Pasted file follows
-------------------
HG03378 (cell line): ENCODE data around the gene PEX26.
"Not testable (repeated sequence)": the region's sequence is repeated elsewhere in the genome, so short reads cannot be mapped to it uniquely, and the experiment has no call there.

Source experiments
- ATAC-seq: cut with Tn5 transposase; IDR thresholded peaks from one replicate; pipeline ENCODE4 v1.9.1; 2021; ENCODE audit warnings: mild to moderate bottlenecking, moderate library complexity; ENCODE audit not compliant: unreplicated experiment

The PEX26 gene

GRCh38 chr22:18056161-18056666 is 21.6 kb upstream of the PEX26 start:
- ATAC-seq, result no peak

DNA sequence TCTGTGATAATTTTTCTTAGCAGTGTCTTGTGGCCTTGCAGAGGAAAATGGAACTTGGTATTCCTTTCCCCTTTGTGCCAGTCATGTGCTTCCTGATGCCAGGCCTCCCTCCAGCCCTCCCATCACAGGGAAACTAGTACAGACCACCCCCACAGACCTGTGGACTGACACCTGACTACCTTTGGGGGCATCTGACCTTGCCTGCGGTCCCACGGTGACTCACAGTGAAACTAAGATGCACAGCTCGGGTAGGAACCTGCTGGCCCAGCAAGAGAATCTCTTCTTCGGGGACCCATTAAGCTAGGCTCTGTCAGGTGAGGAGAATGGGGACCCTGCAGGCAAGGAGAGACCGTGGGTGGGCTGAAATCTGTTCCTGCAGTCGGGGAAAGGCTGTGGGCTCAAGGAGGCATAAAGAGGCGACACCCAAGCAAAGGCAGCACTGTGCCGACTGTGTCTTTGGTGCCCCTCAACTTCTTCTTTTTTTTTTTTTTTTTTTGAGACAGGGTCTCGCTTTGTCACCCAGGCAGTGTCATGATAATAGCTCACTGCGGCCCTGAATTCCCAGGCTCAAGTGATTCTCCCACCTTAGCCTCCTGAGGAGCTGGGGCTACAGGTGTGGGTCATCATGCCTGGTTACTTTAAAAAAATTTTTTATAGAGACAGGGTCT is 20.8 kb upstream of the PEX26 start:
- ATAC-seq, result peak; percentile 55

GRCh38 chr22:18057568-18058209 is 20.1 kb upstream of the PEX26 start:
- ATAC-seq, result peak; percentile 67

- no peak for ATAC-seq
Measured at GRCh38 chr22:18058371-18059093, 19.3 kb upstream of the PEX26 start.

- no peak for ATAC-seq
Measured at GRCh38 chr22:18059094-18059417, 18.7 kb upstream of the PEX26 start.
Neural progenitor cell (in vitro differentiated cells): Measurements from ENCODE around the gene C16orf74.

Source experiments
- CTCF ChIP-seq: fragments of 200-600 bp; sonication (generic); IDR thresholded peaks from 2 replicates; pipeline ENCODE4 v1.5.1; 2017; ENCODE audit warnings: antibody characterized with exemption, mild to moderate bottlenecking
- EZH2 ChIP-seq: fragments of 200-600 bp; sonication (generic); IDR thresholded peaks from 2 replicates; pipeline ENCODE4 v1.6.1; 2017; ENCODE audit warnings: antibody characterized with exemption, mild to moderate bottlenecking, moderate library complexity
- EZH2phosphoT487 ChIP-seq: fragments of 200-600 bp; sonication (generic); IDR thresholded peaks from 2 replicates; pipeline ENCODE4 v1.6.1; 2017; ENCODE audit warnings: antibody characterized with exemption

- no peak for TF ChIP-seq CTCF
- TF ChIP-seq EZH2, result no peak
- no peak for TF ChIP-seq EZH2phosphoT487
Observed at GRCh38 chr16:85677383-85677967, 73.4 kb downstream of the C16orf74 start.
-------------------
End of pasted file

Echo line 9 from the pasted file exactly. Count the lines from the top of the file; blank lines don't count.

- ATAC-seq, result peak; percentile 55